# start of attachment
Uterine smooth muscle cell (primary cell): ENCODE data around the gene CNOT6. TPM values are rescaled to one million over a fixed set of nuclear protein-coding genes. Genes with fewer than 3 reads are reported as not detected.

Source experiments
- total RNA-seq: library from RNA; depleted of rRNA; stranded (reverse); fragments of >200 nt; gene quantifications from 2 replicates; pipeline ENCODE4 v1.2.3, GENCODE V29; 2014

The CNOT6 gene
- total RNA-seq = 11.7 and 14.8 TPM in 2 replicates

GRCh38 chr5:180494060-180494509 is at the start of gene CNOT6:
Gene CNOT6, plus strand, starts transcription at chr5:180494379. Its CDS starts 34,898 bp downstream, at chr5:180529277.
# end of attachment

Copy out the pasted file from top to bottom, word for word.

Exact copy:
Uterine smooth muscle cell (primary cell): ENCODE data around the gene CNOT6. TPM values are rescaled to one million over a fixed set of nuclear protein-coding genes. Genes with fewer than 3 reads are reported as not detected.

Source experiments
- total RNA-seq: library from RNA; depleted of rRNA; stranded (reverse); fragments of >200 nt; gene quantifications from 2 replicates; pipeline ENCODE4 v1.2.3, GENCODE V29; 2014

The CNOT6 gene
- total RNA-seq = 11.7 and 14.8 TPM in 2 replicates

GRCh38 chr5:180494060-180494509 is at the start of gene CNOT6:
Gene CNOT6, plus strand, starts transcription at chr5:180494379. Its CDS starts 34,898 bp downstream, at chr5:180529277.